Conjugated linoleic acid (CLA) is a collective term for the range of conjugated isomers of linoleic acid (C182). These fatty acids occur naturally in milkfat and have proven anticarcinogenic properties in laboratory rodents (Ip et al., 1999). Additionally, the various isomers have other reputed benefits for human health such as enhanced bone mineralisation, antidiabetic effects, reduced atherosclerosis and immune system modulation (Whigham et al., 2000). Such potential benefits for human health have focussed international research on enhancing concentrations of CLA in milk and dairy products. Overseas data show that one way to increase the concentrations of CLA in milk is to change the diet of cows from a typical total mixed ration (TMR) to pasture (Kelly et al., 1998; White et al., 2001). This points to a potential competitive advantage for the New Zealand dairy industry, in which pasture is already almost the sole source of feed. Despite this there are no data confirming the beneficial effects of pasture for enhancing CLA under New Zealand grazing conditions. The experiment described here used an existing experiment to compare the concentrations of CLA in milk from cows fed TMR or grazing pasture for an entire lactation under New Zealand conditions.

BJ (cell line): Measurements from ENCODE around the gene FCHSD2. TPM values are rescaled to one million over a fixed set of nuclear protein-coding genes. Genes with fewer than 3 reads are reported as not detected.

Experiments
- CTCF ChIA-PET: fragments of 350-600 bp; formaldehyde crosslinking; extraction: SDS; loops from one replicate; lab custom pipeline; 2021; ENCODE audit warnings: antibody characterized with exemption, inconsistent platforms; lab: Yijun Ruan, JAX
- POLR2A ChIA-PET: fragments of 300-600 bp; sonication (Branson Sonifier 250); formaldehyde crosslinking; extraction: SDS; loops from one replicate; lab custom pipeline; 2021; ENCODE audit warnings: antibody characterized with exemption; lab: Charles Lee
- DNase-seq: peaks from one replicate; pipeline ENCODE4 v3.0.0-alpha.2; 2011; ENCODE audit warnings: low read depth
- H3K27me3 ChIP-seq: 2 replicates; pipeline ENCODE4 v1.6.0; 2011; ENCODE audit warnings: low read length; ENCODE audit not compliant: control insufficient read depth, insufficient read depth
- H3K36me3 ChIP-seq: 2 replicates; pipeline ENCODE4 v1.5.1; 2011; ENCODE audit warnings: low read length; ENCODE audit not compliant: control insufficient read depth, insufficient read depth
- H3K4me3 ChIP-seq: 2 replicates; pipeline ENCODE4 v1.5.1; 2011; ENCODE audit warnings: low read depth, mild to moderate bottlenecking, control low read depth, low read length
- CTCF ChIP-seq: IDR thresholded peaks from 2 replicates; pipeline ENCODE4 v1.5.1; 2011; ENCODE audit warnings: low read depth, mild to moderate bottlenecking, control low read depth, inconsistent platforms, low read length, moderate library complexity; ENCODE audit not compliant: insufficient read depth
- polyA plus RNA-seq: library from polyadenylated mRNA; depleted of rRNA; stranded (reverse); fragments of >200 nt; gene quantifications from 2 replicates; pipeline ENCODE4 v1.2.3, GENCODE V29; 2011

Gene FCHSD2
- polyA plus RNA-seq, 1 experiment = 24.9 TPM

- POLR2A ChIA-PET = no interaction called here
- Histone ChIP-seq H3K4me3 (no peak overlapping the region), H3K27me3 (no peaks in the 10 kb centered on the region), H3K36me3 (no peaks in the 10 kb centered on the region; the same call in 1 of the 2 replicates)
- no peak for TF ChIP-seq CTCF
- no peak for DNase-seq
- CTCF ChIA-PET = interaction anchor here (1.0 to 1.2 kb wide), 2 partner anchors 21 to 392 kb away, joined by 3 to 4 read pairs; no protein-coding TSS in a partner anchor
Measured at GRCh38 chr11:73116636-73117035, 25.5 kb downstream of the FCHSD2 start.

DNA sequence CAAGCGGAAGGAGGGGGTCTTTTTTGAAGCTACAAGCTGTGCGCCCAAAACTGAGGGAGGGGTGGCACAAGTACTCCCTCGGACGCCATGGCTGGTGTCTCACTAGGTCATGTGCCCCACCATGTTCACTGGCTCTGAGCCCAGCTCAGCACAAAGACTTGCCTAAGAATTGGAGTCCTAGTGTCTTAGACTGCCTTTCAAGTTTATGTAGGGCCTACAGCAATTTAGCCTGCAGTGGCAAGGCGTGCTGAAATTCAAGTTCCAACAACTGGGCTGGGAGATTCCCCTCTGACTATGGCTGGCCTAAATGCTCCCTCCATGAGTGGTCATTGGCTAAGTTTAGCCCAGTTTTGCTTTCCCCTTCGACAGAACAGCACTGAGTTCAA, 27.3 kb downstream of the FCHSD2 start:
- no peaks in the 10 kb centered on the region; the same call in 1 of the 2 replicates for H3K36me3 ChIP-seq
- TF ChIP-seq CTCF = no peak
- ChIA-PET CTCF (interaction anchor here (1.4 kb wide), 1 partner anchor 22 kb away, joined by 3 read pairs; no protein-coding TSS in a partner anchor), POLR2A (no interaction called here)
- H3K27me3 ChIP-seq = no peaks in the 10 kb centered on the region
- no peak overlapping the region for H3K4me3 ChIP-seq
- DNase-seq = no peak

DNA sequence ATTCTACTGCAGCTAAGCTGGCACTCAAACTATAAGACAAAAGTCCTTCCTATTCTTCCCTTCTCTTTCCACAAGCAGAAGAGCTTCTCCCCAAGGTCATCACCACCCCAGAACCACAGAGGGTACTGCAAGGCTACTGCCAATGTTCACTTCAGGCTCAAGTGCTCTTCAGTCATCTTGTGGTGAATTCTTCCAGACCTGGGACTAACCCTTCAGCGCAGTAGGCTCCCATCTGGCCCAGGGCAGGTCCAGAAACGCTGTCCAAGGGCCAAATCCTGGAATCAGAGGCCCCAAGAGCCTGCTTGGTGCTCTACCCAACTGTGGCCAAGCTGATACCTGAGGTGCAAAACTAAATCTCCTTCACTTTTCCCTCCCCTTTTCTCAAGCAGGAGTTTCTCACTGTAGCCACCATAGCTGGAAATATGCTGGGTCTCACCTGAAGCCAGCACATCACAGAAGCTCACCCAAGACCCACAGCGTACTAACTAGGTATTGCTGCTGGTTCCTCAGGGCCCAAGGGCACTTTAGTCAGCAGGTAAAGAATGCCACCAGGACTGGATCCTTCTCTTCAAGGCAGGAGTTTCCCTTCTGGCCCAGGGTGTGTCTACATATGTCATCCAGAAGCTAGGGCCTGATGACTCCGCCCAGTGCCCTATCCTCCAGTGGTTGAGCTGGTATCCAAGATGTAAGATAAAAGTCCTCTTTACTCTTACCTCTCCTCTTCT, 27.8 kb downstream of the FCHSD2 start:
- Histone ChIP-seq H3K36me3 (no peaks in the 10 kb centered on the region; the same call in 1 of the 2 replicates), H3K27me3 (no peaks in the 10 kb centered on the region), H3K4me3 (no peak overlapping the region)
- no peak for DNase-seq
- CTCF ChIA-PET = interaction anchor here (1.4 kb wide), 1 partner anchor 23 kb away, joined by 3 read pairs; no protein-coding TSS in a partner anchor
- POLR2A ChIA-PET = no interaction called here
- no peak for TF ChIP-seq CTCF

Proceedings of the New Zealand Society of Animal Production, Volume 62, Palmerston North, 240-241, 2002
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